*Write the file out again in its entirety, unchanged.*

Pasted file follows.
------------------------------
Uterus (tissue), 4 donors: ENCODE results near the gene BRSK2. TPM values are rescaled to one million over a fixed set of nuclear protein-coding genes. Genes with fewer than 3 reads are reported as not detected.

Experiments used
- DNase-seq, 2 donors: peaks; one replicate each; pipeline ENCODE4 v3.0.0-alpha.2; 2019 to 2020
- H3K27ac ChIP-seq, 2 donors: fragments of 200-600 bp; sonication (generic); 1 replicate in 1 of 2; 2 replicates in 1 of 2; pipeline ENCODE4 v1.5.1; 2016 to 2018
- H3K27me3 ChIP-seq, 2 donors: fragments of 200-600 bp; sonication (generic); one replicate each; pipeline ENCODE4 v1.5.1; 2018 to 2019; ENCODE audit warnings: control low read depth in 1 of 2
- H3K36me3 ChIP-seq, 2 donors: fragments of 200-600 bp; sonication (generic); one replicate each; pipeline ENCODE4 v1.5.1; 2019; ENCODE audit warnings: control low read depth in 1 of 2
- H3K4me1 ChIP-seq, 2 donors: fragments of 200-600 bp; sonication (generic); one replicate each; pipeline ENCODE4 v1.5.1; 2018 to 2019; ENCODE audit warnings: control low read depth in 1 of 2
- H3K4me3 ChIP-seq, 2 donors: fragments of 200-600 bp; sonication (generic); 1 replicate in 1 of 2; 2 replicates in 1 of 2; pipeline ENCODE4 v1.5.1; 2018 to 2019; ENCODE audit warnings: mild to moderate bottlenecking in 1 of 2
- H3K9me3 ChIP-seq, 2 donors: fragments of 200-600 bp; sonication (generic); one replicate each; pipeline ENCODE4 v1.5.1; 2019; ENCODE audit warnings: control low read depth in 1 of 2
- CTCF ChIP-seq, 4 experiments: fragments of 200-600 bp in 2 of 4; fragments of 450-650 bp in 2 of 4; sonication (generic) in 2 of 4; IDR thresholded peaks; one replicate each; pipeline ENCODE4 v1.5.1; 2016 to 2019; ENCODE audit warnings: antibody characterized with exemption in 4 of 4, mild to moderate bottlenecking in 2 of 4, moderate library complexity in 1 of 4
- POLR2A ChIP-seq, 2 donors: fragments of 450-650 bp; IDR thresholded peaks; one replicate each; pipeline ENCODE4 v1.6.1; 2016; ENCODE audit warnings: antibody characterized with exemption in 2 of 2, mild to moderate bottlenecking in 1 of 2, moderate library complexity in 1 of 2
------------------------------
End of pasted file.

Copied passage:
Uterus (tissue), 4 donors: ENCODE results near the gene BRSK2. TPM values are rescaled to one million over a fixed set of nuclear protein-coding genes. Genes with fewer than 3 reads are reported as not detected.

Experiments used
- DNase-seq, 2 donors: peaks; one replicate each; pipeline ENCODE4 v3.0.0-alpha.2; 2019 to 2020
- H3K27ac ChIP-seq, 2 donors: fragments of 200-600 bp; sonication (generic); 1 replicate in 1 of 2; 2 replicates in 1 of 2; pipeline ENCODE4 v1.5.1; 2016 to 2018
- H3K27me3 ChIP-seq, 2 donors: fragments of 200-600 bp; sonication (generic); one replicate each; pipeline ENCODE4 v1.5.1; 2018 to 2019; ENCODE audit warnings: control low read depth in 1 of 2
- H3K36me3 ChIP-seq, 2 donors: fragments of 200-600 bp; sonication (generic); one replicate each; pipeline ENCODE4 v1.5.1; 2019; ENCODE audit warnings: control low read depth in 1 of 2
- H3K4me1 ChIP-seq, 2 donors: fragments of 200-600 bp; sonication (generic); one replicate each; pipeline ENCODE4 v1.5.1; 2018 to 2019; ENCODE audit warnings: control low read depth in 1 of 2
- H3K4me3 ChIP-seq, 2 donors: fragments of 200-600 bp; sonication (generic); 1 replicate in 1 of 2; 2 replicates in 1 of 2; pipeline ENCODE4 v1.5.1; 2018 to 2019; ENCODE audit warnings: mild to moderate bottlenecking in 1 of 2
- H3K9me3 ChIP-seq, 2 donors: fragments of 200-600 bp; sonication (generic); one replicate each; pipeline ENCODE4 v1.5.1; 2019; ENCODE audit warnings: control low read depth in 1 of 2
- CTCF ChIP-seq, 4 experiments: fragments of 200-600 bp in 2 of 4; fragments of 450-650 bp in 2 of 4; sonication (generic) in 2 of 4; IDR thresholded peaks; one replicate each; pipeline ENCODE4 v1.5.1; 2016 to 2019; ENCODE audit warnings: antibody characterized with exemption in 4 of 4, mild to moderate bottlenecking in 2 of 4, moderate library complexity in 1 of 4
- POLR2A ChIP-seq, 2 donors: fragments of 450-650 bp; IDR thresholded peaks; one replicate each; pipeline ENCODE4 v1.6.1; 2016; ENCODE audit warnings: antibody characterized with exemption in 2 of 2, mild to moderate bottlenecking in 1 of 2, moderate library complexity in 1 of 2